|Chapter-V (Rule 21-27)||Payment of Bonus- (i) Calculation of set on or set off for the sixth & seventh accounting year as per Schedule A, (ii) Computation of gross profits as per Schedule C, (iii) Further Deductions from Gross Profits as per Schedule B|
|Rule-55||Fixing responsibility for timely payment of wages to the contractor on the principal employer|
|Rule-57||The primary responsibility of payment of Bonus to Contract Workers is on the Contractor|
|Schedule E||Categorization of occupations of the employees into four: – unskilled, semi-skilled, skilled, and highly skilled|
From the above, it is clear that the Central Government wants to bring the law in consonance with the times. The change in the manner of calculation of minimum wages is tied to the recommendations of the Tripartite Committee of the 15th Indian Labour Conference (ILC). In the case of Workmen Represented by Secretary vs. Management of Reptakos Brett & Co. Ltd., the Supreme Court made a reference to these recommendations while dealing with a matter related to the reduction in the scheme of dearness allowance. The court noted that the scheme for fixation of minimum wages in India should be based on five norms: –
- Three consumption units for one earning excluding the earnings of women, children, and adolescents
- Minimum food requirement that is linked to net intake calories
- Clothing requirement at seventy-two yards per annum for an average working family of four
- House rent corresponding to a minimum is provided for under the Government’s Industrial Housing Scheme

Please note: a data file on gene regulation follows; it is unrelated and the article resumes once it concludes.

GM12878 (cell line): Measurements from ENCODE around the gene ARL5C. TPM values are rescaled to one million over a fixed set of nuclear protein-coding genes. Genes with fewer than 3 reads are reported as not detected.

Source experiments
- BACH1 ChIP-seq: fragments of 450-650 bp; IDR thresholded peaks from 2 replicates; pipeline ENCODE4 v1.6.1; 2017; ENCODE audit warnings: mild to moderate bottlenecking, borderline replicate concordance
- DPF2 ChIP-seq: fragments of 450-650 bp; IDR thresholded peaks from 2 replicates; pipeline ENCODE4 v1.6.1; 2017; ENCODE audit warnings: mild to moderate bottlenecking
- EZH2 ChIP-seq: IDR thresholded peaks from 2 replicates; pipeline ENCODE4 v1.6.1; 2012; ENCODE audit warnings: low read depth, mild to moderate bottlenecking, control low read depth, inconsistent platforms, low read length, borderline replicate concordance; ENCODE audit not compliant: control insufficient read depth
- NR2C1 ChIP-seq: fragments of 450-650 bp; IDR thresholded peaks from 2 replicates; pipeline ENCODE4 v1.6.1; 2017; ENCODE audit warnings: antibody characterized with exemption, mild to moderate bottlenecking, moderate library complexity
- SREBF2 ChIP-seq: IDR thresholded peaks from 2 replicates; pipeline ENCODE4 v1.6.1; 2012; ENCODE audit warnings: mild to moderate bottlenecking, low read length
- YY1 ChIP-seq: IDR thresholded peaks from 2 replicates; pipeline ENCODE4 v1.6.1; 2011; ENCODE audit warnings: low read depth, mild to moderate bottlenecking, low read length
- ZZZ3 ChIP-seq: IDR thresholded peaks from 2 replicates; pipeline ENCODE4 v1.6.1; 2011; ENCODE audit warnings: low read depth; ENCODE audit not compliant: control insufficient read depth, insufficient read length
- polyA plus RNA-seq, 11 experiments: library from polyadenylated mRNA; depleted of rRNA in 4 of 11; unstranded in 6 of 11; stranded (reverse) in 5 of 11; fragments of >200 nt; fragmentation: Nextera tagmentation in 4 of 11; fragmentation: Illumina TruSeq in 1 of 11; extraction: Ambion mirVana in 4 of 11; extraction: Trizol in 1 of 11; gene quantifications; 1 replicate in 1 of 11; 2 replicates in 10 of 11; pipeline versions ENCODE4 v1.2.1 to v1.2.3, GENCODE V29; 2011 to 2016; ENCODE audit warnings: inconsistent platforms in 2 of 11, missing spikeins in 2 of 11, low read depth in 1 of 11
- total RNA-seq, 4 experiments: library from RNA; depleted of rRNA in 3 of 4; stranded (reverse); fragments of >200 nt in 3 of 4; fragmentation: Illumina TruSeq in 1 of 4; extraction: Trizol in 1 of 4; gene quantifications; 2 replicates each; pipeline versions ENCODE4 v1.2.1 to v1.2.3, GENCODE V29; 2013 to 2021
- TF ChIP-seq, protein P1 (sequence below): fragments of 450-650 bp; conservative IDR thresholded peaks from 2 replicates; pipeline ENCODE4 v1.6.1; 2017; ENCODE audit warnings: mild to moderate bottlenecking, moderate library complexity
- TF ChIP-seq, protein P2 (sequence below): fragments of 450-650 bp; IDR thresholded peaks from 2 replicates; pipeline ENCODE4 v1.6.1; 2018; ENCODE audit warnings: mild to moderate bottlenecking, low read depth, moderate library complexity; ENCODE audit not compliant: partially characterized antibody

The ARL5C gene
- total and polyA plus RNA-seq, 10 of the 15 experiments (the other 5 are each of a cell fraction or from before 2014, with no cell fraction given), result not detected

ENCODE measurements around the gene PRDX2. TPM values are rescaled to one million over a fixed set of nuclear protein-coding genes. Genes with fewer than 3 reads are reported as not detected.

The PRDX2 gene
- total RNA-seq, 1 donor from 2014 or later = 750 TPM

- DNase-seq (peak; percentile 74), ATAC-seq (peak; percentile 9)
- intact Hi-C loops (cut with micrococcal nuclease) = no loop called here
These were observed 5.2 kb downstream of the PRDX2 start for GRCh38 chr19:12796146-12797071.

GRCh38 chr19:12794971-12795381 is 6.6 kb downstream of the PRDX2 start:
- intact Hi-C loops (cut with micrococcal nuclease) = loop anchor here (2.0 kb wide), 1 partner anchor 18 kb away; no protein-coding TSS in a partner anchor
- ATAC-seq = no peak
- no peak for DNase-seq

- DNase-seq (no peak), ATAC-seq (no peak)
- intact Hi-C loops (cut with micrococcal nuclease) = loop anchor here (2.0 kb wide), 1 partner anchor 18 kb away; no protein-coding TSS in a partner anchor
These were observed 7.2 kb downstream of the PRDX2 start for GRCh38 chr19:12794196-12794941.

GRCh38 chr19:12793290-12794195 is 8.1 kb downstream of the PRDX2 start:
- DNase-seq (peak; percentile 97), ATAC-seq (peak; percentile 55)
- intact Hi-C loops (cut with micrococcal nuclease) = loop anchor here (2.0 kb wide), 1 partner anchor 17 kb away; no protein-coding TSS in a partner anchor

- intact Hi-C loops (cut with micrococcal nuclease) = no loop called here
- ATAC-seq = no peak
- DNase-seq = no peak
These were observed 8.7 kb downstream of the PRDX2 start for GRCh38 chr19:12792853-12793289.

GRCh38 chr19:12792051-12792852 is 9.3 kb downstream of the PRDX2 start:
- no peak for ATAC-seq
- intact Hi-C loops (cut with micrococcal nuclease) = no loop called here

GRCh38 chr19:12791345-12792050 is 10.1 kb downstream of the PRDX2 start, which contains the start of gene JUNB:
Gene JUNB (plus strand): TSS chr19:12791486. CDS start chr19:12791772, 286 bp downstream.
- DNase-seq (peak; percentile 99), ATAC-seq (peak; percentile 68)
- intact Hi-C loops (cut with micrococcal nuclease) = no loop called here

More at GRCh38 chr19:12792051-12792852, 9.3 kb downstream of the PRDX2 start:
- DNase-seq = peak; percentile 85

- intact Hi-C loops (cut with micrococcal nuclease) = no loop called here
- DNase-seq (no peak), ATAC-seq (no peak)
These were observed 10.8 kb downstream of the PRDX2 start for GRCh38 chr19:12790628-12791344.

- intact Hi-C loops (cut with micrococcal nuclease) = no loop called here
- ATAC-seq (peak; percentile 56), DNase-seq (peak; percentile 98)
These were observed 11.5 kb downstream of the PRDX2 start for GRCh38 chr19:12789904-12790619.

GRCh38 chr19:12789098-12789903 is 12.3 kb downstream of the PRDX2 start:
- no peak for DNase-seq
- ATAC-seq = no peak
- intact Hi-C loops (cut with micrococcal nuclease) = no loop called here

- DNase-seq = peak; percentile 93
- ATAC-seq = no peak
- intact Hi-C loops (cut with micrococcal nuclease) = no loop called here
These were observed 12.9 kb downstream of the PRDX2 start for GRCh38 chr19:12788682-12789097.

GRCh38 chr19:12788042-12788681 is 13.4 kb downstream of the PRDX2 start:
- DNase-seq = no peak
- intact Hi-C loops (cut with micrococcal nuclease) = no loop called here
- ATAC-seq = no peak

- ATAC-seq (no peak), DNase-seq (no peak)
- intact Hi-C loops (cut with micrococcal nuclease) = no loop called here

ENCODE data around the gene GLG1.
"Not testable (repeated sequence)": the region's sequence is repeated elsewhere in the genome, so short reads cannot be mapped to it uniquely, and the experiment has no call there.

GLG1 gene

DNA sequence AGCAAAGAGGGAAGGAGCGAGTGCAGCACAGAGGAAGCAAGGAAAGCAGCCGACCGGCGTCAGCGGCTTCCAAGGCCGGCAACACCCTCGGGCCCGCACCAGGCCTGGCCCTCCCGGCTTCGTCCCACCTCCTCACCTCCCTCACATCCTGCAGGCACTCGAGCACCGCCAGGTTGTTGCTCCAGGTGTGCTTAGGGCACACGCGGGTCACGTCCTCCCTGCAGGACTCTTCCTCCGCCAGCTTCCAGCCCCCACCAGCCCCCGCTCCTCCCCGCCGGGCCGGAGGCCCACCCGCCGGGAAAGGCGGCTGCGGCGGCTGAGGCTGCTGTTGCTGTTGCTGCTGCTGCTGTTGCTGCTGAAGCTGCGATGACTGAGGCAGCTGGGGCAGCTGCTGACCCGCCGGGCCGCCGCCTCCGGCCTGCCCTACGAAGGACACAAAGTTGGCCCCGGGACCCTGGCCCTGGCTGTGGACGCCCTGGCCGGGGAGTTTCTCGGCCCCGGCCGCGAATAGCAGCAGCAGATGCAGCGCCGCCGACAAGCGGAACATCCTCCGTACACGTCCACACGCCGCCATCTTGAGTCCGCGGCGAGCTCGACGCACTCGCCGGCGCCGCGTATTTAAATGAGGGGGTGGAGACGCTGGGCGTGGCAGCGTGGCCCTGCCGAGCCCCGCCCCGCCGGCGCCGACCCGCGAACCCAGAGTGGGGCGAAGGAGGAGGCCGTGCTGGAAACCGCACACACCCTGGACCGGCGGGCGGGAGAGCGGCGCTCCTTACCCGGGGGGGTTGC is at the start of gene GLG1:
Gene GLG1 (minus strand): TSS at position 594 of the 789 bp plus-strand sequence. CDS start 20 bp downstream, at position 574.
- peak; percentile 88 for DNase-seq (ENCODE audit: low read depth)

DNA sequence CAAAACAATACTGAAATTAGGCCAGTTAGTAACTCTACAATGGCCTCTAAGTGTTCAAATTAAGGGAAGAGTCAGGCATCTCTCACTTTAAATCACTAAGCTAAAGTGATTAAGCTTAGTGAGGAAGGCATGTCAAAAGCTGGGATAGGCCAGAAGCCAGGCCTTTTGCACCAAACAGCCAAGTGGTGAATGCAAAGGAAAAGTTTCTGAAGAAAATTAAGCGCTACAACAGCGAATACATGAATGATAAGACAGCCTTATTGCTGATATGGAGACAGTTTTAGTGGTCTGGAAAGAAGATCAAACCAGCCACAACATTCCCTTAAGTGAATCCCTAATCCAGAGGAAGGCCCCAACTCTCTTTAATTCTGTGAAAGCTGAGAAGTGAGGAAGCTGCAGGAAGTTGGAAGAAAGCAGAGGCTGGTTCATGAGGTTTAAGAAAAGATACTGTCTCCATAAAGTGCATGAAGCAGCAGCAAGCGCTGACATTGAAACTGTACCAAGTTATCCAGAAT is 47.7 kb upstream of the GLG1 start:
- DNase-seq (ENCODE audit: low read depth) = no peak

- 20% of the total minimum wage for fuel, lighting, and other miscellaneous items
These norms were recognized in the 1991 judgment, and the current scheme provided by the Government is a modernised version based on the same. Working hours have been reduced from nine hours to eight hours a day which is in consonance with the globally recognized notion of an eight-hour workday. The National Floor Minimum Wage is backed by legal sanction with a prohibition on the State Government’s setting their minimum wages below this specified threshold.
The responsibility to pay timely wages to contractors and the obligation to pay the bonus to contract workers have been expressly placed on the principal employer and the contractor, respectively. The scheme of division of occupations into four based on their skill level is a departure from the complex scheme of scheduled employments that existed before the Code on Wages. However, the scheme under Schedule-E does not account for several changes in the nature of work, for example, it does not include occupations under the IT industry. This needs to be resolved by ensuring that Schedule-E is brought into consonance with contemporary modes of work.
The above changes indicate that there would be an overall increase in ease of compliance. However, the same depends on how State Governments incorporate these rules, if the States decide to replicate the Centre’s approach then compliance under the Code on Wages, 2019 will be simple and straightforward.
What are your thoughts on the changes brought in by the Code on Wages, 2019? Are the changes brought insufficient with regards to ease of compliance? Does there need to be any further reform in this domain?
Drop your thoughts in the comments below.
|Disclaimer: This blog is meant for informational purposes and discussion only. It contains only general information about legal matters. The information provided is not legal advice and should not be acted upon without seeking proper legal advice from a practicing attorney.|
Simpliance makes no representations or warranties in relation to the information on this article.